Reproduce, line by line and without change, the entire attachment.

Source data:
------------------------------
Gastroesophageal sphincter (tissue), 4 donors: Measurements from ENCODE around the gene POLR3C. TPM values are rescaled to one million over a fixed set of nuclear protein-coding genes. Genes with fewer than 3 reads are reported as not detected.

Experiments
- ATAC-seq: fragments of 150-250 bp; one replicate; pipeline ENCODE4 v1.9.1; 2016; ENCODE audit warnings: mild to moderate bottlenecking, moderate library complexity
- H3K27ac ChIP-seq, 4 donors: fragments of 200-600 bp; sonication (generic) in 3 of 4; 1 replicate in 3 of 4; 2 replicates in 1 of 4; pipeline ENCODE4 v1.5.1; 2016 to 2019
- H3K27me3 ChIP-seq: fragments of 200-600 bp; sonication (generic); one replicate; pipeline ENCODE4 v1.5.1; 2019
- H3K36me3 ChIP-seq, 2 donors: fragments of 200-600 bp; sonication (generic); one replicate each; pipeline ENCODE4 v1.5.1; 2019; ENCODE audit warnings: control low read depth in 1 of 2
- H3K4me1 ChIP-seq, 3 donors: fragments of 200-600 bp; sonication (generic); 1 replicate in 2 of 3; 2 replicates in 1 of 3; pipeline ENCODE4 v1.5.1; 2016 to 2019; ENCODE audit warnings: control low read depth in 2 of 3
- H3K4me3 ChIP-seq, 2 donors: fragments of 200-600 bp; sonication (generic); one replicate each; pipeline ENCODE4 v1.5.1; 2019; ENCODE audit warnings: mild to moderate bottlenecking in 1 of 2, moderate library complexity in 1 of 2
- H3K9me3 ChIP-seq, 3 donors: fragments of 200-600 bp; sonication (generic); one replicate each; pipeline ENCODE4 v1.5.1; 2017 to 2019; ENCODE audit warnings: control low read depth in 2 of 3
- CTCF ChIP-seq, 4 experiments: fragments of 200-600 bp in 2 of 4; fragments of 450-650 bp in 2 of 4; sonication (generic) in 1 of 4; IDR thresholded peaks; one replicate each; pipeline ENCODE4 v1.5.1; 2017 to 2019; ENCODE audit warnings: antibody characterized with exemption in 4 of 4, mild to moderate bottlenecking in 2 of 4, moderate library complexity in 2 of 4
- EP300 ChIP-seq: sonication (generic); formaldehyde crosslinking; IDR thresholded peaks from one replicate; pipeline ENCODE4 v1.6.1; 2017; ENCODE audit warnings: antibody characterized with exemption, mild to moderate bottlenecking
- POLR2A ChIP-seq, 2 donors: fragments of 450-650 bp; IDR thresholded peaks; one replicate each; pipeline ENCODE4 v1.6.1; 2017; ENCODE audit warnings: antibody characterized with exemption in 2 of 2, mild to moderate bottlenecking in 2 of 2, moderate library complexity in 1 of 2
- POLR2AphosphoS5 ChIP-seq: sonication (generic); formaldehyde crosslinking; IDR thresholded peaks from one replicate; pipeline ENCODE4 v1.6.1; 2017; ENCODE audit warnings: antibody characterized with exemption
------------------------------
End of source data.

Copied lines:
Gastroesophageal sphincter (tissue), 4 donors: Measurements from ENCODE around the gene POLR3C. TPM values are rescaled to one million over a fixed set of nuclear protein-coding genes. Genes with fewer than 3 reads are reported as not detected.

Experiments
- ATAC-seq: fragments of 150-250 bp; one replicate; pipeline ENCODE4 v1.9.1; 2016; ENCODE audit warnings: mild to moderate bottlenecking, moderate library complexity
- H3K27ac ChIP-seq, 4 donors: fragments of 200-600 bp; sonication (generic) in 3 of 4; 1 replicate in 3 of 4; 2 replicates in 1 of 4; pipeline ENCODE4 v1.5.1; 2016 to 2019
- H3K27me3 ChIP-seq: fragments of 200-600 bp; sonication (generic); one replicate; pipeline ENCODE4 v1.5.1; 2019
- H3K36me3 ChIP-seq, 2 donors: fragments of 200-600 bp; sonication (generic); one replicate each; pipeline ENCODE4 v1.5.1; 2019; ENCODE audit warnings: control low read depth in 1 of 2
- H3K4me1 ChIP-seq, 3 donors: fragments of 200-600 bp; sonication (generic); 1 replicate in 2 of 3; 2 replicates in 1 of 3; pipeline ENCODE4 v1.5.1; 2016 to 2019; ENCODE audit warnings: control low read depth in 2 of 3
- H3K4me3 ChIP-seq, 2 donors: fragments of 200-600 bp; sonication (generic); one replicate each; pipeline ENCODE4 v1.5.1; 2019; ENCODE audit warnings: mild to moderate bottlenecking in 1 of 2, moderate library complexity in 1 of 2
- H3K9me3 ChIP-seq, 3 donors: fragments of 200-600 bp; sonication (generic); one replicate each; pipeline ENCODE4 v1.5.1; 2017 to 2019; ENCODE audit warnings: control low read depth in 2 of 3
- CTCF ChIP-seq, 4 experiments: fragments of 200-600 bp in 2 of 4; fragments of 450-650 bp in 2 of 4; sonication (generic) in 1 of 4; IDR thresholded peaks; one replicate each; pipeline ENCODE4 v1.5.1; 2017 to 2019; ENCODE audit warnings: antibody characterized with exemption in 4 of 4, mild to moderate bottlenecking in 2 of 4, moderate library complexity in 2 of 4
- EP300 ChIP-seq: sonication (generic); formaldehyde crosslinking; IDR thresholded peaks from one replicate; pipeline ENCODE4 v1.6.1; 2017; ENCODE audit warnings: antibody characterized with exemption, mild to moderate bottlenecking
- POLR2A ChIP-seq, 2 donors: fragments of 450-650 bp; IDR thresholded peaks; one replicate each; pipeline ENCODE4 v1.6.1; 2017; ENCODE audit warnings: antibody characterized with exemption in 2 of 2, mild to moderate bottlenecking in 2 of 2, moderate library complexity in 1 of 2
- POLR2AphosphoS5 ChIP-seq: sonication (generic); formaldehyde crosslinking; IDR thresholded peaks from one replicate; pipeline ENCODE4 v1.6.1; 2017; ENCODE audit warnings: antibody characterized with exemption